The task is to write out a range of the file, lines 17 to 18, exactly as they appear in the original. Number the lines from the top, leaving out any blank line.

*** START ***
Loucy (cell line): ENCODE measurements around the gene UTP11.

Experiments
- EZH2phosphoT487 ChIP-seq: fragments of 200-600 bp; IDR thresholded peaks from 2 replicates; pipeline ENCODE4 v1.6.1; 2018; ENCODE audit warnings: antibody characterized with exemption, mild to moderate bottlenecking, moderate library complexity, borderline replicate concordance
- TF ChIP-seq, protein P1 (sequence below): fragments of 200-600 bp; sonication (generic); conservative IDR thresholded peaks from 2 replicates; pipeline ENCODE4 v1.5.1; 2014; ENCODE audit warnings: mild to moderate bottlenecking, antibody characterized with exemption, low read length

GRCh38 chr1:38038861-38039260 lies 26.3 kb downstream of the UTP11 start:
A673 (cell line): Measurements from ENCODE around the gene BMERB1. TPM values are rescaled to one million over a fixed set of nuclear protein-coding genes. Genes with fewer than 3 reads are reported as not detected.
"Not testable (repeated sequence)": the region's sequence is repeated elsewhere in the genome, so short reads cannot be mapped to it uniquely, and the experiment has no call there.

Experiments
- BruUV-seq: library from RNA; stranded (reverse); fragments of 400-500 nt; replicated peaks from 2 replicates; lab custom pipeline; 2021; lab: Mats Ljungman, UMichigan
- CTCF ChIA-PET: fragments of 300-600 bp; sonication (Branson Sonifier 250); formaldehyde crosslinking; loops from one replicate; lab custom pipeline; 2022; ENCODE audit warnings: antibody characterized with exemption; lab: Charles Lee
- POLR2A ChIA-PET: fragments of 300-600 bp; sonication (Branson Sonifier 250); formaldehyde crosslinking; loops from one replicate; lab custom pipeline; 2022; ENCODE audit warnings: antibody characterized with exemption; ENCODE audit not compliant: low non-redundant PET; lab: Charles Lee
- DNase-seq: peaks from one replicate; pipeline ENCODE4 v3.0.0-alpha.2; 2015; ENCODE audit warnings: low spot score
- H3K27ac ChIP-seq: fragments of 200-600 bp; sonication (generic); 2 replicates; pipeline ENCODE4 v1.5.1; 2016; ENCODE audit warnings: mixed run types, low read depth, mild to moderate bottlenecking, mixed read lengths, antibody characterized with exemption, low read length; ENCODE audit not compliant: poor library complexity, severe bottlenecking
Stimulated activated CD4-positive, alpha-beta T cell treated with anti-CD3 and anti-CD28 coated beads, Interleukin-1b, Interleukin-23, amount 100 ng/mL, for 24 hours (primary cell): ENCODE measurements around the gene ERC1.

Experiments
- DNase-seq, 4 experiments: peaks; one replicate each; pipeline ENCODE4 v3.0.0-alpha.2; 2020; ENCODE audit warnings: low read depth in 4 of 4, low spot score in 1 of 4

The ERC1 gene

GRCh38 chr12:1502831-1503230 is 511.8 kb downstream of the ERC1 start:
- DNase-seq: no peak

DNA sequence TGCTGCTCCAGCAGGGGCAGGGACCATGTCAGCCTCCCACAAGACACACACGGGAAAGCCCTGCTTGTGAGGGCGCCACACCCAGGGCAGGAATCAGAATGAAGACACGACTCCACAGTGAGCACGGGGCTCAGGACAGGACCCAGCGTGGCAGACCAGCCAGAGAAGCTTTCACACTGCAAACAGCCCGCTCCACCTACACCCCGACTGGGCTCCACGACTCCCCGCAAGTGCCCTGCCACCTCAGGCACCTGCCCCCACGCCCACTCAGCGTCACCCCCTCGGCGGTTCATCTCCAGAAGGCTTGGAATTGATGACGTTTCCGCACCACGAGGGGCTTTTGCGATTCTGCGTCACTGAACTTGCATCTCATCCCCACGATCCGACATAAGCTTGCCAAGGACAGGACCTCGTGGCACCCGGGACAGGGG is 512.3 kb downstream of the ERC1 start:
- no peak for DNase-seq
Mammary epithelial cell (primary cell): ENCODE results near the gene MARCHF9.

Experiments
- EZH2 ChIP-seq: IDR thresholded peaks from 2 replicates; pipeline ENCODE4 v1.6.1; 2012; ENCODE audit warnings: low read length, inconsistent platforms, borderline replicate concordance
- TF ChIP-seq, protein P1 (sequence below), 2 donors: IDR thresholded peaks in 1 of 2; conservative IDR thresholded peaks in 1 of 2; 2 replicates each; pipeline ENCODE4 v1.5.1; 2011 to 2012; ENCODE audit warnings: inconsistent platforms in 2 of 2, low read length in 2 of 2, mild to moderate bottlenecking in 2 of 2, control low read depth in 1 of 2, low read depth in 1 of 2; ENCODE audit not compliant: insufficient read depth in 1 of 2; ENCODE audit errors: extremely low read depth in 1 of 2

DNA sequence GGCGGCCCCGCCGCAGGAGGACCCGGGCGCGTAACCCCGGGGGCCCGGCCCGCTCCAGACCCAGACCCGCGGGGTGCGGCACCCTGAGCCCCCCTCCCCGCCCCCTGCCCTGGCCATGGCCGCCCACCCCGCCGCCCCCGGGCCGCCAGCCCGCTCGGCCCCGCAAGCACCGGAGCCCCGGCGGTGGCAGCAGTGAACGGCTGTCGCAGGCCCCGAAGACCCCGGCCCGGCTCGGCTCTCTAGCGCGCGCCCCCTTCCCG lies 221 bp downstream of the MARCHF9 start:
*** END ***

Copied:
The ERC1 gene

GRCh38 chr12:1502831-1503230 is 511.8 kb downstream of the ERC1 start: